Number one for English language teachers

Your English: Collocations: keep

Type: Reference material

Without fail, Tim Bowen continues to keep us on the edge of our seats, providing us with fabulous articles no matter what the weather. As the saying goes, you can't keep a good man down!

Keep as a transitive verb has a number of related meanings and a good range of collocations. With the meaning 'to continue to have or own something', you can keep your job and your self-respect, keep a copy of something, or, if you are a waiter, you can keep the change. With the meaning ‘to store in a particular place’, you can keep your PIN number in a safe place or keep food in the fridge, or when storing information by writing it or putting it on a computer, you can keep transactions on file, keep records or keep a diary. Meaning ‘to do what you said you would do’, you can keep your word, keep a promise or keep a secret. You can also keep animals (meaning to own and look after them), as in 'They keep a few chickens to provide eggs' or 'Geoff's been keeping tropical fish for thirty years'. Meaning 'to control something so that it stays within a limit’, you can keep costs down or keep expenditure within certain limits.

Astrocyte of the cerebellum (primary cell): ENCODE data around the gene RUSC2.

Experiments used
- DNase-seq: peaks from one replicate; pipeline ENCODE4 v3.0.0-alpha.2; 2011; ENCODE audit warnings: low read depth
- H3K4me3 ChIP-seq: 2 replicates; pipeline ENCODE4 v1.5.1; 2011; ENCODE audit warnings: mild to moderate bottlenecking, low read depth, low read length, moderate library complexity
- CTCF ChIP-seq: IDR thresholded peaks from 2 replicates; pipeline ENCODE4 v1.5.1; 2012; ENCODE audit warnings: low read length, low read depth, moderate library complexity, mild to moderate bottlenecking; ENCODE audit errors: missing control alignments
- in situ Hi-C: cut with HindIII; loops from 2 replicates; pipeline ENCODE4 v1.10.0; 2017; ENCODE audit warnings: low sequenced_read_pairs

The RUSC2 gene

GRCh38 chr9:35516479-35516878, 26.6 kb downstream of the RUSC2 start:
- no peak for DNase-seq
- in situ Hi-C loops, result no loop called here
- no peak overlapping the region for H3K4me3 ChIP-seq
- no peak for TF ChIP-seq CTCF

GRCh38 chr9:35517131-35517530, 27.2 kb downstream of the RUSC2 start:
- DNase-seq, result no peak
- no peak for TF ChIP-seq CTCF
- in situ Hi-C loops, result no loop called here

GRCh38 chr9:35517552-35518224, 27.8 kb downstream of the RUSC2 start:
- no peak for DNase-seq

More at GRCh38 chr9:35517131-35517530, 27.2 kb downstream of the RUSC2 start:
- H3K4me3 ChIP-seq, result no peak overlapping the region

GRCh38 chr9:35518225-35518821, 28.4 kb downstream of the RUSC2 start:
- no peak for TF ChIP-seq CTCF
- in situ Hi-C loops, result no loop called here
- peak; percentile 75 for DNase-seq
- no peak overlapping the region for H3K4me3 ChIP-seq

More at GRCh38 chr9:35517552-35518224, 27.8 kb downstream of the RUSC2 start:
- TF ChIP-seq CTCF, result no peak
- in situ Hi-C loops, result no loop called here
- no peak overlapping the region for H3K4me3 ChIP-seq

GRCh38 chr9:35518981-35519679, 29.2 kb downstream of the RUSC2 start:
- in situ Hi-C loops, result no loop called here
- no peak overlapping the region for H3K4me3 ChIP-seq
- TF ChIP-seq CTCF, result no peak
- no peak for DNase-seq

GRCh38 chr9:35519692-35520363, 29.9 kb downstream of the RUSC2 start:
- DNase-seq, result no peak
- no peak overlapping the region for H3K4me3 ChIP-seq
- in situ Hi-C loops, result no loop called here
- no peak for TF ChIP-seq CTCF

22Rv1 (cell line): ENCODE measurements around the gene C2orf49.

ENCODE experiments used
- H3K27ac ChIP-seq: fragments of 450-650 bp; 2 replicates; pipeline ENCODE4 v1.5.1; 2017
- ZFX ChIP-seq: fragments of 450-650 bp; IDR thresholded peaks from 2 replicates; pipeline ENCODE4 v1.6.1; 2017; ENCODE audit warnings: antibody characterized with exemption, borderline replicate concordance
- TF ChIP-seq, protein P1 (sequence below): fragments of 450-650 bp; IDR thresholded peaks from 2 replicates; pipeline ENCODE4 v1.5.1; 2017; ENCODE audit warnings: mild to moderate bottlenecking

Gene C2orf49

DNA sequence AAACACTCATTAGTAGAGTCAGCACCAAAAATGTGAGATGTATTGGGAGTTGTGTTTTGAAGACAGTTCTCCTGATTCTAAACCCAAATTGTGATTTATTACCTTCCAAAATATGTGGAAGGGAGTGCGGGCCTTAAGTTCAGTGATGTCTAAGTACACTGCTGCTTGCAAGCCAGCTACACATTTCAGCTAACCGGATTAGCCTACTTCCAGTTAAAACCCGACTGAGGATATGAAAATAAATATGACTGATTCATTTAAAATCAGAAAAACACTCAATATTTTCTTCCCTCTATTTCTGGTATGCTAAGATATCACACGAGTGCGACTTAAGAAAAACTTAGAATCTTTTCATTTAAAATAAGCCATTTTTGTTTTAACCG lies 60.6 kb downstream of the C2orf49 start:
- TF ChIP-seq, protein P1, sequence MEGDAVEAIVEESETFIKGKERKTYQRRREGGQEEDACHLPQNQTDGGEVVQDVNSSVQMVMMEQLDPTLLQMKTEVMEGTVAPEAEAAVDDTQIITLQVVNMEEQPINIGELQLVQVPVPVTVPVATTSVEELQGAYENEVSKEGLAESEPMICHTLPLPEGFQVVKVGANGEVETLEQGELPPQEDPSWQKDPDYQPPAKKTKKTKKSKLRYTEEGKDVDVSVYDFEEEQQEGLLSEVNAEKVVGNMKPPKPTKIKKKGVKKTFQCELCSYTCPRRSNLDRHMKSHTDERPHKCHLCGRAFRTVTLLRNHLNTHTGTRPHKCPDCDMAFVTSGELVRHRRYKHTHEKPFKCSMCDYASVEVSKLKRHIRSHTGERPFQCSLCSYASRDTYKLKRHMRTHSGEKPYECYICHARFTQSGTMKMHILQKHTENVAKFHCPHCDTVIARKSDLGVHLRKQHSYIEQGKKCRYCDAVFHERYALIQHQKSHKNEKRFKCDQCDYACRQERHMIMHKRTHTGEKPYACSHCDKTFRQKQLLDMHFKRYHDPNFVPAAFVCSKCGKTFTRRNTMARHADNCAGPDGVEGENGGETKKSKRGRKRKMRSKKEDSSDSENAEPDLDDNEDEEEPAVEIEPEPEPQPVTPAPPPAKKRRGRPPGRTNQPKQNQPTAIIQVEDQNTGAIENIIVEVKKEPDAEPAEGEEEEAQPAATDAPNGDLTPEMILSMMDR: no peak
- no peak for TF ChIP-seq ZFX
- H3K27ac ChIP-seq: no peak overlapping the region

Keep can also be used with personal pronouns (usually with you) to mean 'to delay', as in 'What kept you?' or 'Don't worry. I won't keep you long'. You can also keep something to yourself (not tell anyone else about it) or, if you are the kind of person who prefers your own company to the company of other people, you can keep yourself to yourself. Finally, if someone you like or approve of has managed to deal with criticism or overcome a difficulty, you can say ‘You can’t keep a good man (or woman) down’.

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  • Excellent! Explained really well with fun and not tiring or boring.

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